Severe thunderstorms and wind gusts in Victoria

Severe thunderstorms by definition produce wind gusts of at least 90 km/h or more, although peak winds may exceed 160 km/h in the most damaging storms. The strongest measured wind gust during a thunderstorm in Victoria is 168 km/h near the Lara area on 9th Jan 1981  .

Wind gusts are generated in thunderstorms when falling rain and hail drag the surrounding air downwards. Evaporation of the raindrops and hail cools the descending air, increasing the air's density, and accelerating the downward rush. The strong downdraft then spreads out once it reaches the ground, producing a cool, gusty wind that can cause damage. If the storm itself is moving quickly, or the atmospheric winds aloft are strong, the wind gusts at ground level may increase further.

Severe thunderstorm wind gusts can occur at any time of the year. Approximately 40% of all severe thunderstorms are associated with strong wind gusts. The most damaging thunderstorm-related windstorm to date in Australian history occurred in Sydney's northern suburbs on the afternoon of 21 January 1991. Trees up to one metre in diameter were snapped or uprooted and 7,000 houses damaged, 20 so badly they had to be demolished. An inspection of damage following the event suggested winds at the height of the storm reached 230 km/h. The combination of extraordinary winds and hail up to 7cm in diameter saw an insurance payout of $219 million.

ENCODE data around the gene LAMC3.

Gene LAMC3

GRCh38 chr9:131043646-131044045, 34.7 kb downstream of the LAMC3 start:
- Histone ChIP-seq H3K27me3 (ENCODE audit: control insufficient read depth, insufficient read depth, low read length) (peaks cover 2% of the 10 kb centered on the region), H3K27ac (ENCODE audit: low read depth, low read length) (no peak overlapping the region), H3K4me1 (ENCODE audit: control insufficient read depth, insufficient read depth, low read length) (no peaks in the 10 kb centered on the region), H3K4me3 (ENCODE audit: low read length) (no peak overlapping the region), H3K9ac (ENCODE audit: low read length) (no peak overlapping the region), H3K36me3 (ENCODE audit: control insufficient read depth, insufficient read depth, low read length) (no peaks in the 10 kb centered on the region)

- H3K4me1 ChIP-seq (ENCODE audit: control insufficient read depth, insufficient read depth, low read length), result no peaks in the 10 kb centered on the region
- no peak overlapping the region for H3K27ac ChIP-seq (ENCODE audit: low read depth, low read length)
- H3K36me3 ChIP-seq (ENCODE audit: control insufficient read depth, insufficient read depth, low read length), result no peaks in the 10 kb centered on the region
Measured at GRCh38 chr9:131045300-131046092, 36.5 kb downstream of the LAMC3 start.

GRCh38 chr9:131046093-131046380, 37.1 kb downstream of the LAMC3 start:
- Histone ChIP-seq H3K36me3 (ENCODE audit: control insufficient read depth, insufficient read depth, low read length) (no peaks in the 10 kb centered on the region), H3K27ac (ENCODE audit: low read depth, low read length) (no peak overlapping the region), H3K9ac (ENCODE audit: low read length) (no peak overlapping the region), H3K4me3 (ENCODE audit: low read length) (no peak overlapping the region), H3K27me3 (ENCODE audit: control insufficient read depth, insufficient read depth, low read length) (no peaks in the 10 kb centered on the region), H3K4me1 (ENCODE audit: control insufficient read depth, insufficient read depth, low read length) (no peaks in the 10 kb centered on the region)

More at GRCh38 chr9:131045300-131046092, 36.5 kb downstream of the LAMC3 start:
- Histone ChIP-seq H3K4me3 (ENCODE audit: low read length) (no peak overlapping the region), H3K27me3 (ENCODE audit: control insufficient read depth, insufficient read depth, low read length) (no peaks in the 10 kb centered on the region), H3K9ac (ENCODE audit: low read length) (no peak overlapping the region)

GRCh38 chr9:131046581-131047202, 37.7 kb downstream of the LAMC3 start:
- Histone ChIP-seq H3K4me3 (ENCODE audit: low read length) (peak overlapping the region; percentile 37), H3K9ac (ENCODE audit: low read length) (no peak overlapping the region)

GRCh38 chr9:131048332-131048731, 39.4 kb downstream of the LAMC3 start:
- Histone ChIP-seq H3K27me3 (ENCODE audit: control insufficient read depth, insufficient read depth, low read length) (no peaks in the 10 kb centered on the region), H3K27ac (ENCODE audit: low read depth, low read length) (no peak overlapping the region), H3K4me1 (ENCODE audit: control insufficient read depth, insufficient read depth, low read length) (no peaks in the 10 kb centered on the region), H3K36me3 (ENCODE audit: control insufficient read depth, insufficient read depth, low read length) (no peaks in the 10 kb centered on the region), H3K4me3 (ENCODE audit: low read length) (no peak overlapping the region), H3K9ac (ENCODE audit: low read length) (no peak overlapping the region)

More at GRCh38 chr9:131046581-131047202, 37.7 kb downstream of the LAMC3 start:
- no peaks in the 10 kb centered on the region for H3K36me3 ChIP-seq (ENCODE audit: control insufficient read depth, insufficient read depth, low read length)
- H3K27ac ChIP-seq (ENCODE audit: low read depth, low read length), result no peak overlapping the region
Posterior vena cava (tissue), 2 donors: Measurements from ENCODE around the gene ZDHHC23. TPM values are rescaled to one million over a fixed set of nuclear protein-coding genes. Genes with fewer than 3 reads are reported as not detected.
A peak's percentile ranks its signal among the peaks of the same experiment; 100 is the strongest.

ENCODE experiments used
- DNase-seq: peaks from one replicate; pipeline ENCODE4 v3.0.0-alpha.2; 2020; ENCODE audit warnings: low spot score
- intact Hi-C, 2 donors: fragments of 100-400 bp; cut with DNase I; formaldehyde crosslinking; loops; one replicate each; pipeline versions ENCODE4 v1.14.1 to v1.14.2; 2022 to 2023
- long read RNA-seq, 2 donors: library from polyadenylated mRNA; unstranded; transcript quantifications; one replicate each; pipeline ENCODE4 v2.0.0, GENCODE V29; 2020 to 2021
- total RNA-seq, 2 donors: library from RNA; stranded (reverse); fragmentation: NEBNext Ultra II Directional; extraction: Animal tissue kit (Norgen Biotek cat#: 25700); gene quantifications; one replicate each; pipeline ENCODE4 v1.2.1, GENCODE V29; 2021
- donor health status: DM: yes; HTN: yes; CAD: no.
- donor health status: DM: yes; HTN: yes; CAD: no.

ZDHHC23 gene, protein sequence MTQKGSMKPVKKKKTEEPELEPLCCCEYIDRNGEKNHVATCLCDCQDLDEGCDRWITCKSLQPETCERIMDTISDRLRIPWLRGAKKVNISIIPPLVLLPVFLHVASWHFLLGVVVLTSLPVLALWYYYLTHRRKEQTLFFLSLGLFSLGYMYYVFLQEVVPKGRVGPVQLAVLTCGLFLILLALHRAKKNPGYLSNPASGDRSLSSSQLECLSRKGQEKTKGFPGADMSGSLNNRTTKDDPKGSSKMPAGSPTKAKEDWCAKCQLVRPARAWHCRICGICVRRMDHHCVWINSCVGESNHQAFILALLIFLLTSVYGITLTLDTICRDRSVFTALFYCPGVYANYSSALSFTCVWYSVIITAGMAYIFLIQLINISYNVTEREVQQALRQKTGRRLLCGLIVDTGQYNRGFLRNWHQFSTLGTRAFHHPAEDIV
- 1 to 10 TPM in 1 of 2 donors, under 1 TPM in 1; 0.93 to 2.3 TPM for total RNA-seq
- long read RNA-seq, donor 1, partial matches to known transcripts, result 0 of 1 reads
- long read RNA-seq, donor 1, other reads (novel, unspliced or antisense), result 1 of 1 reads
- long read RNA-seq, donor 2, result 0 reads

Recent examples of damaging wind gusts from thunderstorms in Victoria include:

  • 08 Feb 2004: Severe thunderstorms with strong wind gusts caused damage in Myrtleford, Corowa, Wangaratta, Shepparton and Bright. Trees and powerlines were brought down and a roof was lifted off a house. Orchards in the Goulburn Valley were damaged.
  • 15 Feb 2002: At Swan Hill a thunderstorm severe wind gusts to 124km/hr. The airport terminal building roof was blown off and other building damage was sustained. The SES were called to over 40 jobs.